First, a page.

August 31, 2011
Cuban Attacks on Ladies in White Must Stop Immediately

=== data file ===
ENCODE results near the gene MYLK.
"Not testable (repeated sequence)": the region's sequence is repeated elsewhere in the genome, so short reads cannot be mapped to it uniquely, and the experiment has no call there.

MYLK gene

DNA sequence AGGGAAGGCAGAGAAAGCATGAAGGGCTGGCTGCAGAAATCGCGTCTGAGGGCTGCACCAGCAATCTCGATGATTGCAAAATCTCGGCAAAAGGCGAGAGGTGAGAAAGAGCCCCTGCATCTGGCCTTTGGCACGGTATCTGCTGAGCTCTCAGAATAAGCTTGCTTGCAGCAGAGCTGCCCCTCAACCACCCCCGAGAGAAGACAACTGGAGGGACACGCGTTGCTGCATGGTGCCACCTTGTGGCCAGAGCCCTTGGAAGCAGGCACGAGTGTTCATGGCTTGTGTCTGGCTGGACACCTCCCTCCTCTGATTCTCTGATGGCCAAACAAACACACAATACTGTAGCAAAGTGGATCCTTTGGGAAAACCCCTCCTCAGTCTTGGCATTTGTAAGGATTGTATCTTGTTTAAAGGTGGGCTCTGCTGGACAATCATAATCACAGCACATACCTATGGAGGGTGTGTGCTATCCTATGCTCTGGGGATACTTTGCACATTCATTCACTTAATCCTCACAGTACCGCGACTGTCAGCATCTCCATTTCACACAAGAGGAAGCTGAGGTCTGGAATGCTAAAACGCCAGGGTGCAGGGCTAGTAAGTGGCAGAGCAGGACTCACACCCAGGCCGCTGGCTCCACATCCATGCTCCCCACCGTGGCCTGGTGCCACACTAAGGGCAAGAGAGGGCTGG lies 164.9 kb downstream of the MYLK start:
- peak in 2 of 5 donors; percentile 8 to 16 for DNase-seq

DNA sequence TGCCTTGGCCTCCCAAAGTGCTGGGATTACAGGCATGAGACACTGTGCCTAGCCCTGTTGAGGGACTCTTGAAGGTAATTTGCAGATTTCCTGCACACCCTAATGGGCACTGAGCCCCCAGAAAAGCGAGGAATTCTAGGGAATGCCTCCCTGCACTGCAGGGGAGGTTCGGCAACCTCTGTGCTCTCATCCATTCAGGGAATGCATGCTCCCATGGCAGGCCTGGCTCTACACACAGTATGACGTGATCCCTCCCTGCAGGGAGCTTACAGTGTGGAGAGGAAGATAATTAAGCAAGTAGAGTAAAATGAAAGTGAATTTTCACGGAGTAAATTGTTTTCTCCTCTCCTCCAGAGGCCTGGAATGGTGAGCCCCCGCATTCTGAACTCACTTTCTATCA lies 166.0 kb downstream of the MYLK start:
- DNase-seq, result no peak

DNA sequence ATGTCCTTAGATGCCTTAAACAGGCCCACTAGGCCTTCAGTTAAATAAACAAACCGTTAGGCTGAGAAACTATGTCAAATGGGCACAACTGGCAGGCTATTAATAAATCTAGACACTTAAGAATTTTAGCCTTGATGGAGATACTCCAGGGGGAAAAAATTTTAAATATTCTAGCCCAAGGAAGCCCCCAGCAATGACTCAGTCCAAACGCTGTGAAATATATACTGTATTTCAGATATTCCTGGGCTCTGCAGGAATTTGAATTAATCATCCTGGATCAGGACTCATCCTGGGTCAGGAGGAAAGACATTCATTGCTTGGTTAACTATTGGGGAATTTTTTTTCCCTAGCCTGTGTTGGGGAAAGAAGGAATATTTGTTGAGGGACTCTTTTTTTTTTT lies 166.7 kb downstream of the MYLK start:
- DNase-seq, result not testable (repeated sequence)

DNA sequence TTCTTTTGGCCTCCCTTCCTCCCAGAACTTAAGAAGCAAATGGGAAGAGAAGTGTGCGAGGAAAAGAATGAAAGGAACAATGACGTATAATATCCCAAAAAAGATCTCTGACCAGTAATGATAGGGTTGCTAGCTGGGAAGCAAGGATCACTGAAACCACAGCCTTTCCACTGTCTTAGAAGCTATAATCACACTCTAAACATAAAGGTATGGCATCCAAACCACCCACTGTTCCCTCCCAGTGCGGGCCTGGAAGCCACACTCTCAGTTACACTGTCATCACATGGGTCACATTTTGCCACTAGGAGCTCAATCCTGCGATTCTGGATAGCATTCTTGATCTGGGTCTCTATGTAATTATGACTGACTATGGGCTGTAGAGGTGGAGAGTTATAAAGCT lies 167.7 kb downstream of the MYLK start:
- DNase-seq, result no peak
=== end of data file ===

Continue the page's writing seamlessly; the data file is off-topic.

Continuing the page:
Washington, D.C—The attacks and detention of human rights activists in Cuba—including members of the Damas de Blanco (Ladies in White), a group of human rights defenders honored by Human Right First in 2006 —should stop immediately and those detained should be released, said Human Rights First today. According to reports, members of Damas de Blanco are among the human rights defenders in Cuba who have been targeted in recent weeks by the authorities, and some have been beaten. “This most recent spate of harassing and intimidating activists has been going on for some weeks now, and dozens remain in detention,” said Human Rights First’s Brian Dooley. “For the last month, the Ladies in White have been prevented from carrying out their weekly peaceful protest. These brave women have been targeted and physically assaulted by police as they go to and from Mass. We urge that the arrests and violence directed against peaceful human rights activists be halted immediately.” The Ladies in White trace their roots back to 2003, when the Cuban government arrested and summarily tried and sentenced 75 human rights defenders, independent journalists and librarians to terms of up to 28 years in prison. Many of them were organizers for the Varela Project, a grassroots initiative for constitutional reform. The repressive move was roundly condemned by foreign governments, the United Nations and human rights organizations. Following the arrests, the wives and relatives of those imprisoned in the crackdown formed the Ladies in White. The last of the 75 dissidents was finally released in May 2011. The Ladies in White and other supporters—Ladies in Support—continue to peacefully protest for the release of others who they believe have been imprisoned due to their dissident activities. The groups recently spread their peaceful protests to eastern provinces.